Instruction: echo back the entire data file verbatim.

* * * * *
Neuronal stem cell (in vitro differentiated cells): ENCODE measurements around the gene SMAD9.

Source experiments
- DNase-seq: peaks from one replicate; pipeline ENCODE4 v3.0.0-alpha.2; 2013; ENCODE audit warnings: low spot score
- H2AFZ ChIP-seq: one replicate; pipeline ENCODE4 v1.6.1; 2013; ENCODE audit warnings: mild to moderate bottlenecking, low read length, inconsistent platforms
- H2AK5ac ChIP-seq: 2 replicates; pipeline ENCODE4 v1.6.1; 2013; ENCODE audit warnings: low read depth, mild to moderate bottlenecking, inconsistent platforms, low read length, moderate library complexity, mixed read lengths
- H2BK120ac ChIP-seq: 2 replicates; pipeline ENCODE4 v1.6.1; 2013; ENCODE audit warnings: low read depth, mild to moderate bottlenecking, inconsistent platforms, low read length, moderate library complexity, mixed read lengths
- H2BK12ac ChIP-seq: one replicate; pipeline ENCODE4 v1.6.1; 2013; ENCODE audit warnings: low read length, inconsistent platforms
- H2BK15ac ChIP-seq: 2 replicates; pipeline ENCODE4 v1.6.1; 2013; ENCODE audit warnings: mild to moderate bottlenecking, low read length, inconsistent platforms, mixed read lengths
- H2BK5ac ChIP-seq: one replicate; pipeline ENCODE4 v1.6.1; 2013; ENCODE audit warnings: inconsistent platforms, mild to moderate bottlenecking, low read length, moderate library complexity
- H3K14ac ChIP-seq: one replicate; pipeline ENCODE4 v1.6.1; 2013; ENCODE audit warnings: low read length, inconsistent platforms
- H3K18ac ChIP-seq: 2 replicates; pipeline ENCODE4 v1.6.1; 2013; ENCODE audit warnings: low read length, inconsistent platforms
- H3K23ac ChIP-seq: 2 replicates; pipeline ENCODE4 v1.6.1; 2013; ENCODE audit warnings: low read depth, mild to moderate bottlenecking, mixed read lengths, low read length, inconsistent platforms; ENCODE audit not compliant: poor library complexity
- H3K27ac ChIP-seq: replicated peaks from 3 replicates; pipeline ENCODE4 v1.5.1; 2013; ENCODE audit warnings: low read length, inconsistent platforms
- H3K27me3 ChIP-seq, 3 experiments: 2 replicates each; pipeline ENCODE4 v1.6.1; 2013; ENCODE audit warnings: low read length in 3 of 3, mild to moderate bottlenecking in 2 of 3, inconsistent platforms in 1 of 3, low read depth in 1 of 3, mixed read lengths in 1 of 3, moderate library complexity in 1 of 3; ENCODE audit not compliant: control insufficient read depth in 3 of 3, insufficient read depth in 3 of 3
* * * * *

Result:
Neuronal stem cell (in vitro differentiated cells): ENCODE measurements around the gene SMAD9.

Source experiments
- DNase-seq: peaks from one replicate; pipeline ENCODE4 v3.0.0-alpha.2; 2013; ENCODE audit warnings: low spot score
- H2AFZ ChIP-seq: one replicate; pipeline ENCODE4 v1.6.1; 2013; ENCODE audit warnings: mild to moderate bottlenecking, low read length, inconsistent platforms
- H2AK5ac ChIP-seq: 2 replicates; pipeline ENCODE4 v1.6.1; 2013; ENCODE audit warnings: low read depth, mild to moderate bottlenecking, inconsistent platforms, low read length, moderate library complexity, mixed read lengths
- H2BK120ac ChIP-seq: 2 replicates; pipeline ENCODE4 v1.6.1; 2013; ENCODE audit warnings: low read depth, mild to moderate bottlenecking, inconsistent platforms, low read length, moderate library complexity, mixed read lengths
- H2BK12ac ChIP-seq: one replicate; pipeline ENCODE4 v1.6.1; 2013; ENCODE audit warnings: low read length, inconsistent platforms
- H2BK15ac ChIP-seq: 2 replicates; pipeline ENCODE4 v1.6.1; 2013; ENCODE audit warnings: mild to moderate bottlenecking, low read length, inconsistent platforms, mixed read lengths
- H2BK5ac ChIP-seq: one replicate; pipeline ENCODE4 v1.6.1; 2013; ENCODE audit warnings: inconsistent platforms, mild to moderate bottlenecking, low read length, moderate library complexity
- H3K14ac ChIP-seq: one replicate; pipeline ENCODE4 v1.6.1; 2013; ENCODE audit warnings: low read length, inconsistent platforms
- H3K18ac ChIP-seq: 2 replicates; pipeline ENCODE4 v1.6.1; 2013; ENCODE audit warnings: low read length, inconsistent platforms
- H3K23ac ChIP-seq: 2 replicates; pipeline ENCODE4 v1.6.1; 2013; ENCODE audit warnings: low read depth, mild to moderate bottlenecking, mixed read lengths, low read length, inconsistent platforms; ENCODE audit not compliant: poor library complexity
- H3K27ac ChIP-seq: replicated peaks from 3 replicates; pipeline ENCODE4 v1.5.1; 2013; ENCODE audit warnings: low read length, inconsistent platforms
- H3K27me3 ChIP-seq, 3 experiments: 2 replicates each; pipeline ENCODE4 v1.6.1; 2013; ENCODE audit warnings: low read length in 3 of 3, mild to moderate bottlenecking in 2 of 3, inconsistent platforms in 1 of 3, low read depth in 1 of 3, mixed read lengths in 1 of 3, moderate library complexity in 1 of 3; ENCODE audit not compliant: control insufficient read depth in 3 of 3, insufficient read depth in 3 of 3